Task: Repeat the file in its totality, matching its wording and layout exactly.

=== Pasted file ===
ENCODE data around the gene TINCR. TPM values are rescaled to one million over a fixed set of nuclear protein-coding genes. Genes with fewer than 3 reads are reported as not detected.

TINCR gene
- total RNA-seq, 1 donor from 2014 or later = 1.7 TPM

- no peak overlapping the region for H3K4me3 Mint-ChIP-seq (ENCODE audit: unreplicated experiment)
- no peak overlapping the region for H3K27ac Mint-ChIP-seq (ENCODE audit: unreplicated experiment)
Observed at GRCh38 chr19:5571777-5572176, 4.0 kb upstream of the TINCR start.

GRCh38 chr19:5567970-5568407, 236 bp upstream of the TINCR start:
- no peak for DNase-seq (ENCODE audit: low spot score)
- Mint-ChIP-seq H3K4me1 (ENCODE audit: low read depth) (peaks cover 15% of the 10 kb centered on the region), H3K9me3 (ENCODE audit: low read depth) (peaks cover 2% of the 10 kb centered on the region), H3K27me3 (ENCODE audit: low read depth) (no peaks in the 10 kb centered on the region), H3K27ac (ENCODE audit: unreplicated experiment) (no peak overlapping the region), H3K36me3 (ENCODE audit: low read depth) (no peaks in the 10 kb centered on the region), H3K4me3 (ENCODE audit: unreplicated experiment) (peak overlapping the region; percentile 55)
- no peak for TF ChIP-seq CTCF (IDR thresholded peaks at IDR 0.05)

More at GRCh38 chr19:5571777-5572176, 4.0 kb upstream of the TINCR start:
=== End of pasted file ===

ENCODE data around the gene TINCR. TPM values are rescaled to one million over a fixed set of nuclear protein-coding genes. Genes with fewer than 3 reads are reported as not detected.

TINCR gene
- total RNA-seq, 1 donor from 2014 or later = 1.7 TPM

- no peak overlapping the region for H3K4me3 Mint-ChIP-seq (ENCODE audit: unreplicated experiment)
- no peak overlapping the region for H3K27ac Mint-ChIP-seq (ENCODE audit: unreplicated experiment)
Observed at GRCh38 chr19:5571777-5572176, 4.0 kb upstream of the TINCR start.

GRCh38 chr19:5567970-5568407, 236 bp upstream of the TINCR start:
- no peak for DNase-seq (ENCODE audit: low spot score)
- Mint-ChIP-seq H3K4me1 (ENCODE audit: low read depth) (peaks cover 15% of the 10 kb centered on the region), H3K9me3 (ENCODE audit: low read depth) (peaks cover 2% of the 10 kb centered on the region), H3K27me3 (ENCODE audit: low read depth) (no peaks in the 10 kb centered on the region), H3K27ac (ENCODE audit: unreplicated experiment) (no peak overlapping the region), H3K36me3 (ENCODE audit: low read depth) (no peaks in the 10 kb centered on the region), H3K4me3 (ENCODE audit: unreplicated experiment) (peak overlapping the region; percentile 55)
- no peak for TF ChIP-seq CTCF (IDR thresholded peaks at IDR 0.05)

More at GRCh38 chr19:5571777-5572176, 4.0 kb upstream of the TINCR start: